How Telehealth Can Help People With Migraine

Medically Reviewed By William C. Lloyd III, MD, FACS
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About 12% of people in the United States experience migraine–persistent, painful headaches, usually on one side of the head, that come with nausea and sensitivity to light and noise. If you experience migraine, you may have predictable triggers like stress, monthly hormone shifts, or certain foods; however, migraine attacks may come and go seemingly at random. There’s no cure for migraine, so it’s important to work with your doctor consistently and long-term to treat symptoms and reduce the frequency of episodes. This can be easier said than done, but telehealth can make it much more doable. Telehealth, also referred to as telemedicine, can connect you to your doctor over phone call, secure messaging, or video chat, and allow you to check in with your doctor from the comfort and convenience of your home.

Migraine Telemedicine: Faster Access to Care

Migraine attacks can last for hours or days. They can come on once a month or much more often. Experiencing more than 15 migraine days a month is considered chronic migraine. Overall, migraine is the sixth most disabling condition worldwide.

While the pain is debilitating in the moment, it can sometimes take a long time to get an appointment with a specialist. With migraine telemedicine, you can get on the calendar faster, often within a few days. You also skip the time spent traveling to an office and sitting in a waiting room with bright lighting and noise that can trigger a migraine. Telehealth is much more comfortable than in-person visits and typically comes with extra communication channels, like text or email, that you can use to get help in between appointments.

High Quality Care

Studies have shown that the quality of care received during telehealth appointments is the same as that from in-person doctor’s visits. Most migraine treatments can be prescribed through telehealth, with a few exceptions like onabotulinumtoxinA (BOTOX) injections that need to be given in a clinical setting. And since you’re more comfortable at home and can avoid outside triggers, you may be able to focus better and engage more fully with your doctor. You might even have the capacity to check in more frequently using telehealth, allowing you to manage your condition more consistently and build a stronger relationship with your provider.

Preparing for Your Migraine Telehealth Visit

Joining a video call from home can be much more comfortable than an in-person doctor’s appointment, but it’s important to prepare in advance to make sure you get the same benefit. Find a quiet spot in your home where you won’t be interrupted and can focus on being present and honest with your doctor. Charge your laptop, tablet, or smartphone so it’s ready to go before your visit, and make sure you know how to join the call. You might need to create an account using a patient portal, download a specific app, or simply click a link emailed to you by your doctor.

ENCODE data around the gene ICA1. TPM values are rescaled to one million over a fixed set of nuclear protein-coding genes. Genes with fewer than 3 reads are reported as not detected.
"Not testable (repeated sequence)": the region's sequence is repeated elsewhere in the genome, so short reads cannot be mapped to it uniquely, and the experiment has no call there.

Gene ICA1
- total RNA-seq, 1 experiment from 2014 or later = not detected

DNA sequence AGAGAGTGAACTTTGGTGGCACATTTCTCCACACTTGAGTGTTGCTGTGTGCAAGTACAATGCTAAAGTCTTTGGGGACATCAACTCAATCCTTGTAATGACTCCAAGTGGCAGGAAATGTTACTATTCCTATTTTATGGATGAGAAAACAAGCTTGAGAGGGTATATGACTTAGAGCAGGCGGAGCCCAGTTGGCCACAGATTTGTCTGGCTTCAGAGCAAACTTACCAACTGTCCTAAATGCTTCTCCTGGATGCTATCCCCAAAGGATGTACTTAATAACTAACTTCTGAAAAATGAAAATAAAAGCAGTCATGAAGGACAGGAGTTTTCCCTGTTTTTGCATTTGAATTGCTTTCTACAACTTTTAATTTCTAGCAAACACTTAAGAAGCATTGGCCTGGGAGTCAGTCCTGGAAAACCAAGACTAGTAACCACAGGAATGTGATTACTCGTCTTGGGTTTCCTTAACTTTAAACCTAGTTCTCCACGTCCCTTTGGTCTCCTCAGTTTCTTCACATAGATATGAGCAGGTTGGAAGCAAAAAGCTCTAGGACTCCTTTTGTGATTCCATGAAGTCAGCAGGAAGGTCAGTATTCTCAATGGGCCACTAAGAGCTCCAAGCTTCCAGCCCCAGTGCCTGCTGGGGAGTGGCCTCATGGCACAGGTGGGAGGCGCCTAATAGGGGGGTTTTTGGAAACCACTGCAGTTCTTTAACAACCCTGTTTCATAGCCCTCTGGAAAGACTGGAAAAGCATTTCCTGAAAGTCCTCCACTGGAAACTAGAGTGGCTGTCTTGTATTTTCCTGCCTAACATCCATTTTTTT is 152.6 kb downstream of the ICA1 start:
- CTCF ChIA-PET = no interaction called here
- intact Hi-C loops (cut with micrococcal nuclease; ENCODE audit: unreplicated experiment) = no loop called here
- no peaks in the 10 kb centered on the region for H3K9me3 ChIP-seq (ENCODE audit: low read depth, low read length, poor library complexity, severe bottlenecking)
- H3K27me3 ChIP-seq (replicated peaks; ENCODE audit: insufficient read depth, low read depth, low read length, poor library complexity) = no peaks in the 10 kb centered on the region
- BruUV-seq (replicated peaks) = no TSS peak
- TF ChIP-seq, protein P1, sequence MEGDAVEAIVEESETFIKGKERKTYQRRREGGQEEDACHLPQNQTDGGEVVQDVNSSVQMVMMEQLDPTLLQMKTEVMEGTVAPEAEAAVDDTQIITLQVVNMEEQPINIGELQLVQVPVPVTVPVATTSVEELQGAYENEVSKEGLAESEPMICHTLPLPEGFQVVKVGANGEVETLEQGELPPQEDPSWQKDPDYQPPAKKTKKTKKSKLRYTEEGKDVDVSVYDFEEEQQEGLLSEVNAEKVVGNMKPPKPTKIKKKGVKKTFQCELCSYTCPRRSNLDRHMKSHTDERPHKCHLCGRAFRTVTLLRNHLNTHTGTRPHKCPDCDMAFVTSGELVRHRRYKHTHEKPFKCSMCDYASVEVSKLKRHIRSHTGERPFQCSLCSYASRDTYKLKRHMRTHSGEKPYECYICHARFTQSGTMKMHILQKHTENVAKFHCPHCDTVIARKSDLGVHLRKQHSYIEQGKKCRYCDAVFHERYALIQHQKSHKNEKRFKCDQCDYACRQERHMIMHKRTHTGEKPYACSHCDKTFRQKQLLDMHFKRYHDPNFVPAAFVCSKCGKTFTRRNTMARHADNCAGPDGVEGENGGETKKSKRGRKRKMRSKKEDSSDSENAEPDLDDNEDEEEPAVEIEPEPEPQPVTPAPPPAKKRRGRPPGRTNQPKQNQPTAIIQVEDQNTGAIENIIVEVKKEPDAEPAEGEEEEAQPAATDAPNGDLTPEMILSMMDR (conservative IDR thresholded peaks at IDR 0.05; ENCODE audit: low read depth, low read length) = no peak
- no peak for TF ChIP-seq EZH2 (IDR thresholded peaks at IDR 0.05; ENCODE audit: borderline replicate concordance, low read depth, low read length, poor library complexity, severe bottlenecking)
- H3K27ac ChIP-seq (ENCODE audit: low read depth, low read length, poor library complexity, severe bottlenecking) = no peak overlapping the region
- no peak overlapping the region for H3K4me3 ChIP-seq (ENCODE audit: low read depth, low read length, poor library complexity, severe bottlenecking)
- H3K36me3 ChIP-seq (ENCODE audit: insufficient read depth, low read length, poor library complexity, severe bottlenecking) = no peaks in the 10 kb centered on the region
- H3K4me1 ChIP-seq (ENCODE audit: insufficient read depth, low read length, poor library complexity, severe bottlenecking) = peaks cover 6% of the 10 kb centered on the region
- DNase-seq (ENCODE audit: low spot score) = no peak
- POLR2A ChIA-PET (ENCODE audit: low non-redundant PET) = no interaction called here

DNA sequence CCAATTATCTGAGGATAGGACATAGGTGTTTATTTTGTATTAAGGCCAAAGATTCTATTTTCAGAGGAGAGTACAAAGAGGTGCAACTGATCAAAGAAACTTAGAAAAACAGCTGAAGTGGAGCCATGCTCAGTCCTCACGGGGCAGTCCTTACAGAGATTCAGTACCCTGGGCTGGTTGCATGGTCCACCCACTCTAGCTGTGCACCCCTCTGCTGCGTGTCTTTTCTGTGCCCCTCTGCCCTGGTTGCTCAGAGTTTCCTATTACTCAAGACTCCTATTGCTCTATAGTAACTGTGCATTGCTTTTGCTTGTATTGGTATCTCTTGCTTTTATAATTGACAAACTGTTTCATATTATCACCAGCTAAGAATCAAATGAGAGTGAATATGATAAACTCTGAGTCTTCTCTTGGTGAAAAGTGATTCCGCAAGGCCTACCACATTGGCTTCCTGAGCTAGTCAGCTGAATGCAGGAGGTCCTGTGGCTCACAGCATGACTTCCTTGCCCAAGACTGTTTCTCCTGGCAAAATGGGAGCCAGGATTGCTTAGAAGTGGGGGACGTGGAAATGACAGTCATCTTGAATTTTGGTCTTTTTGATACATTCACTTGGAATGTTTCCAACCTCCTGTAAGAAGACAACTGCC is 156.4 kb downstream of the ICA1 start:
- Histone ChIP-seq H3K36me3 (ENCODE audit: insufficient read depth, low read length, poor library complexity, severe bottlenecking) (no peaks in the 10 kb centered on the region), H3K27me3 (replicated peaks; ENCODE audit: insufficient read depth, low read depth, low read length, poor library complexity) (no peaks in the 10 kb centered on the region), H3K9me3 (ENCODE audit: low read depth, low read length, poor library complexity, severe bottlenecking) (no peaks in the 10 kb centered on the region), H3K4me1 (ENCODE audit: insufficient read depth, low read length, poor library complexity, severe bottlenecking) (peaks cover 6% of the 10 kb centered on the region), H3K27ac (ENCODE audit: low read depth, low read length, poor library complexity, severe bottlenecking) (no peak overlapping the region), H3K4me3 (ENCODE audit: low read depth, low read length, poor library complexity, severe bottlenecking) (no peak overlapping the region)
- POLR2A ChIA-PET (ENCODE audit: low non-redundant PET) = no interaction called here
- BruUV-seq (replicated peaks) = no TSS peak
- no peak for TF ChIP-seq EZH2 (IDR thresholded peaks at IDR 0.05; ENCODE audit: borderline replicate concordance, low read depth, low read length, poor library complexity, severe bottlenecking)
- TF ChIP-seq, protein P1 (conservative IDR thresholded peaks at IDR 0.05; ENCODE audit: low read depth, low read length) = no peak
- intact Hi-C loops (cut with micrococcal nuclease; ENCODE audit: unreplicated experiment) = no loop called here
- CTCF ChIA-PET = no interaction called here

Once the technical side of things is out of the way, you’ll also want to be prepped with information to share with your doctor. Write down any symptoms or concerns you have, and have a pen and paper handy to take notes during the appointment. Additionally, since screen time can be a migraine trigger, consider grabbing pain relievers, rescue medication, ice wraps, or anything else you know will help soothe your pain to use once you sign off.

If you experience migraine, it’s well worth giving telemedicine a chance. Ask your doctor if it might be a good option for you.

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Medical Reviewer: William C. Lloyd III, MD, FACS
Last Review Date: 2020 Oct 21
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THIS TOOL DOES NOT PROVIDE MEDICAL ADVICE. It is intended for informational purposes only. It is not a substitute for professional medical advice, diagnosis or treatment. Never ignore professional medical advice in seeking treatment because of something you have read on the site. If you think you may have a medical emergency, immediately call your doctor or dial 911.
  1. Migraine. U.S. National Library of Medicine National Institutes of Health.
  2. Telemedicine for Migraine Patients. Association of Migraine Disorders.
  3. Migraine Headaches. Johns Hopkins Medicine.